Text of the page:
James Bond In 3D? Why No Time To Die Was The Right Film To Try 3D On 007

Daniel Craig wearing sunglasses as James Bond in No Time to Die as James Bond
(Image credit: United Artists Releasing)

No Time To Die made history, not only as Daniel Craig’s final outing as James Bond, but also as the first 007 movie to be presented in the premium format of 3D. With producers Barbara Broccoli and Michael G. Wilson being the gatekeepers to this cinematic legacy, the question of what convinced them this was the right film to try 3D on 007 had to be asked. As it turns out, the technology caught up with their exacting standards, and just in time for the 25th Bond movie to be released in such an impressive manner.

As a fan of both James Bond and 3D thrills, the announcement that No Time To Die was going to be released in a plethora of premium formats, 3D included, excited me. That being said, knowing that Barbara Broccoli and Michael G. Wilson are exacting with how they modernize the Bond movies, I had to ask what swayed them to make this specific decision. As revealed during our celebration of No Time To Die’s triumphant release into theaters, Michael G. Wilson told me that this new frontier for Bond movies wasn’t just an overnight decision: 

It’s been something we’ve been thinking about for some time. People were saying that they’d like to see it. And now 3D has improved a great deal from the time we saw it. It was not that great when you converted. We saw some people were converting this, and it looked pretty good. So we had experimented with it, we liked what we saw, and there you have it.

It seems like a standard business practice to send out blockbusters like Shang-Chi and the Legend of the Ten Rings with a 3D version from day one. But No Time To Die, or any other James Bond movie for that matter, isn’t exactly the first movie one would think of when it comes to this special sort of thrills. If anything, IMAX is the primary premium format that comes to mind, as the 007 franchise has become a mainstay in that realm since 2012’s Skyfall

But as producer Michael G. Wilson stated above, 3D conversions have indeed had a checkered history. The recent era of 3D moviegoing seemed to boom James Cameron’s Avatar was released in 2009, which led to a glut of conversions that would range from eye-popping to price gouging versions. In the latter camp, the conversion Clash of the Titans saw released in 2010 still ranks as one of the most infamous examples, so you could see why the powers that be would have held off.

If Michael G. Wilson and co-producer/half-sister Barbara Broccoli really wanted to, they could have had every Daniel Craig film released in 3D, as 2006’s Casino Royale arrived just as filmmakers like James Cameron and Robert Rodriguez were pioneering the resurgence of the format. Though that might have been a headache of a decision, as the format was still primarily running in anaglyph, which relied on the classic red/blue glasses to work. Of course, that could have been fixed by sending Daniel Craig’s James Bond films to IMAX 3D. But even in that superior format, only certain sequences tended to be shown in 3D, which required audiences to put on and remove their glasses at specific moments. Imagine having to put on or remove your glasses during pivotal moments of Skyfall.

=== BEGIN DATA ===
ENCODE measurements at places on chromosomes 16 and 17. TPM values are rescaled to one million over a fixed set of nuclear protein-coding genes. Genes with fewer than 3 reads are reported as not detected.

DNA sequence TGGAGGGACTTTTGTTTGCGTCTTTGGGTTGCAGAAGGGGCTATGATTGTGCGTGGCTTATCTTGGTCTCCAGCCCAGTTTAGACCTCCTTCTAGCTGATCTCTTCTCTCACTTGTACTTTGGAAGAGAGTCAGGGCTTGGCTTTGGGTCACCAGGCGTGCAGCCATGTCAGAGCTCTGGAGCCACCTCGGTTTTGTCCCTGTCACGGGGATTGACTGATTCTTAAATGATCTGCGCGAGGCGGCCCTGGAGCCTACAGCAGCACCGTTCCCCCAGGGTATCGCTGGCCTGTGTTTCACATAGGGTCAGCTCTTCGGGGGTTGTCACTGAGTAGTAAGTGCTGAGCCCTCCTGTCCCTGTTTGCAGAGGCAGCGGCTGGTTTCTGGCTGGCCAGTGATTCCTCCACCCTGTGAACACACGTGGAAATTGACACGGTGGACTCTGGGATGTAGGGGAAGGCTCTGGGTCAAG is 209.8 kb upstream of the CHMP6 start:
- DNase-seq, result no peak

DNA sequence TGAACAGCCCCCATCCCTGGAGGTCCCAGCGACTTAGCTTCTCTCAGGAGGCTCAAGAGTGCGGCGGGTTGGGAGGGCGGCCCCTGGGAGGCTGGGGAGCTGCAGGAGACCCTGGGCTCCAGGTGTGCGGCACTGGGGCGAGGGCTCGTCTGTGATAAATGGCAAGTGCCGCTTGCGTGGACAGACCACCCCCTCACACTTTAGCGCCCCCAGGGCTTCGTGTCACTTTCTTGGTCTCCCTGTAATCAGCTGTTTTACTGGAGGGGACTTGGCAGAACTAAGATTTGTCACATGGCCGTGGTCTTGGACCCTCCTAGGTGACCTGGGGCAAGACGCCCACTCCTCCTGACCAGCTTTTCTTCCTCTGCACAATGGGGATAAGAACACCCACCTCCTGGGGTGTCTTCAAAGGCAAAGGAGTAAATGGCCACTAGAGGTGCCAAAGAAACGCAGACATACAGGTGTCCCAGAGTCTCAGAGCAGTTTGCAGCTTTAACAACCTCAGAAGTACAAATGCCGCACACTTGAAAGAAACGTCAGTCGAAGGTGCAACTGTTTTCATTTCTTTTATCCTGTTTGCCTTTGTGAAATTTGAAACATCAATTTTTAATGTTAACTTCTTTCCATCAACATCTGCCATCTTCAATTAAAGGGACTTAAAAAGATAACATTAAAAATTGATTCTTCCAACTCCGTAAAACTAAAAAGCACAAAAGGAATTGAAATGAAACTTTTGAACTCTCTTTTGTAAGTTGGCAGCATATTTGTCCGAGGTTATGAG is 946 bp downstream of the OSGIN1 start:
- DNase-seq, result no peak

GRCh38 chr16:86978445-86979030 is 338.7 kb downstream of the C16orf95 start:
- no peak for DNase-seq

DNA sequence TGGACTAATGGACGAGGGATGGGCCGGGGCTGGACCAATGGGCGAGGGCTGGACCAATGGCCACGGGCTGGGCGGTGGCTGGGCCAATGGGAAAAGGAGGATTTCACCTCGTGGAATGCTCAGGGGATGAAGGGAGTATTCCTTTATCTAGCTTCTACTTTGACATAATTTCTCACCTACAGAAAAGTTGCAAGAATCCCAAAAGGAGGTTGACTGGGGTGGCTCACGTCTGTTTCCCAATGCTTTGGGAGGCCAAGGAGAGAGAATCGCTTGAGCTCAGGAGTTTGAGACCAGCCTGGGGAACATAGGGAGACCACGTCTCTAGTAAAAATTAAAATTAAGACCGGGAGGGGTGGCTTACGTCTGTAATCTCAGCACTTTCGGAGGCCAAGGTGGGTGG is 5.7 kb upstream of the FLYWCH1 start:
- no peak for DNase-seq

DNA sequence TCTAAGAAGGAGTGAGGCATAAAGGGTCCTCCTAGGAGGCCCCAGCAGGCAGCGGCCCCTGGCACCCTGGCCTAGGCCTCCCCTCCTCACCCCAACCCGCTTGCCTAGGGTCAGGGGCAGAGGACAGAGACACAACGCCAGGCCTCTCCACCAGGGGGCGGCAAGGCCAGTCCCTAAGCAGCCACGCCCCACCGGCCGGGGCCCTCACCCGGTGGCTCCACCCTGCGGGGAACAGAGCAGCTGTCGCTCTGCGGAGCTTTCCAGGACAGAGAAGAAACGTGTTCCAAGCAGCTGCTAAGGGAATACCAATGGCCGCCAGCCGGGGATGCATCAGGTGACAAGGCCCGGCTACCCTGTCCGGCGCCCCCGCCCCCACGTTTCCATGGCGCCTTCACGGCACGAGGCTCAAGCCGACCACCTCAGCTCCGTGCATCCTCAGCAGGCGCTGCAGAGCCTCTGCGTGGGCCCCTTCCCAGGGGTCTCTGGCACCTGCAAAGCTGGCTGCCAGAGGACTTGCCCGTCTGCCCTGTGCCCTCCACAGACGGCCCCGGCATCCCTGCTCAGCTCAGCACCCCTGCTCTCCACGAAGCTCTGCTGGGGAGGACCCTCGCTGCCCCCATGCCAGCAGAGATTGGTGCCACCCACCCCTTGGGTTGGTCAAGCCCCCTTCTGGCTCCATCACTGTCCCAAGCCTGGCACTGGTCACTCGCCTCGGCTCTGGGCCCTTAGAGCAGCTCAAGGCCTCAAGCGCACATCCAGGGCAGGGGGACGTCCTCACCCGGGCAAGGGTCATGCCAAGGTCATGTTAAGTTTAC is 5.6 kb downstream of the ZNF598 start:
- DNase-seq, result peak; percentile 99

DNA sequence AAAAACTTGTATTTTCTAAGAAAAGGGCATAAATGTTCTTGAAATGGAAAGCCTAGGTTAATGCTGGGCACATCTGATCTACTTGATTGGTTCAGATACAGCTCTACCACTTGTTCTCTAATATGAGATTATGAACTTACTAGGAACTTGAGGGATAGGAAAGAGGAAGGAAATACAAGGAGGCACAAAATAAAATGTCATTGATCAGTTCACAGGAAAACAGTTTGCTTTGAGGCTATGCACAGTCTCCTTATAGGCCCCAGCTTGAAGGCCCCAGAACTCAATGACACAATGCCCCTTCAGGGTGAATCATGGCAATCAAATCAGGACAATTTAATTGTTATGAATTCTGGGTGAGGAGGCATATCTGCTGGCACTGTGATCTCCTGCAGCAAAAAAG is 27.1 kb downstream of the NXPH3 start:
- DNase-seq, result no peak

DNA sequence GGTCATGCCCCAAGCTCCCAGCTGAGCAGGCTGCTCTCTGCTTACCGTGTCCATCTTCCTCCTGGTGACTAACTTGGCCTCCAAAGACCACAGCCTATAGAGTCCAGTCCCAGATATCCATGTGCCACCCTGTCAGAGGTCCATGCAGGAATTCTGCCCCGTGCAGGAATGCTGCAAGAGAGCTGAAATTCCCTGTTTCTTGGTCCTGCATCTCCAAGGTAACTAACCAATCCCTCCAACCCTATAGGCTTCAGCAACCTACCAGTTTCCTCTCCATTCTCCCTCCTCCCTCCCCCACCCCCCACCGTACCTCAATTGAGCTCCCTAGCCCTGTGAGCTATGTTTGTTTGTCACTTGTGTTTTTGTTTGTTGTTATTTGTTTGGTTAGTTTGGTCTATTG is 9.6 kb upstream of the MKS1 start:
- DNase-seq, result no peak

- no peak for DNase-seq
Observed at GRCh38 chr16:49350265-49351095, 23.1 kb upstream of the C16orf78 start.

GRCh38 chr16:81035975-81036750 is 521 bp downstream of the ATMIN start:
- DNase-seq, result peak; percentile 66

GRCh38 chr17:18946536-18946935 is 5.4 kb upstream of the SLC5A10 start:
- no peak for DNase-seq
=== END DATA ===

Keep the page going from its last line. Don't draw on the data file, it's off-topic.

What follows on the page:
3D conversions are still a mixed bag in a world where we’ve seen them sort of slip in favor; so there’s never really been a “right time” to get James Bond into 3D. Whatever tests No Time To Die underwent, they were impressive enough for Barbara Broccoli and Michael G. Wilson to sign off on a full conversion effort. The finished result backs that call quite confidently, as our most recent To 3D or Not To 3D column yielded quite a favorable review. In our discussion, both Broccoli and Wilson sang nothing but praises for the 3D version, and had some very specific notes as to why: 

Barbara Broccoli: It’s actually terrific in 3D. Michael G. Wilson: Yeah, I was amazed at how good it was. Absolutely wonderful in 3D. Broccoli: Particularly the opening title sequence is just absolutely mindblowing in 3D, with Billie [Eillish’s] song.

If there is any aspect of No Time To Die that shines as a standard bearer for 3D, it’s the opening title sequence. With iconography that symbolizes James Bond and Dr. Madeleine Swann’s tragic split, as well as the menace of Lyutsifer Safin and Project Heracles, there’s a lot to work with in that visual canvas. That’s only the beginning, as everything from dramatic monologues by Daniel Craig to action set-pieces filled with bullet casings and grenades makes maximum use of the 3D effect. 

Now, of course, there’s a question of whether or not the 007 cinematic franchise will continue to deliver 3D thrills in the era of the next James Bond. If you were to ask Barbara Broccoli and Michael G. Wilson about that subject, they’d probably tell you that they aren’t thinking about it yet. It’s absolutely a subject worth discussing at some point in the future, as the impressive effort in No Time To Die seems to prove that with a proper conversion, a Bond movie hits differently when the guns and explosions are popping out into the audience. In keeping with the ever-forward thinking nature of this series, 3D could be another way to keep James Bond fresh for future generations to come. 

No Time To Die is in theaters now, or coming soon depending on where you are in the world. Whether you haven’t seen it yet, or have gone a couple times prior, revisiting the film in 3D is highly recommended. Though should you be ready to move to the next adventure, 2021’s movie releases eagerly await your attention. 

Mike Reyes
Senior Movies Contributor

CinemaBlend's James Bond (expert). Also versed in Large Scale Aggressors, time travel, and Guillermo del Toro. He fights for The User.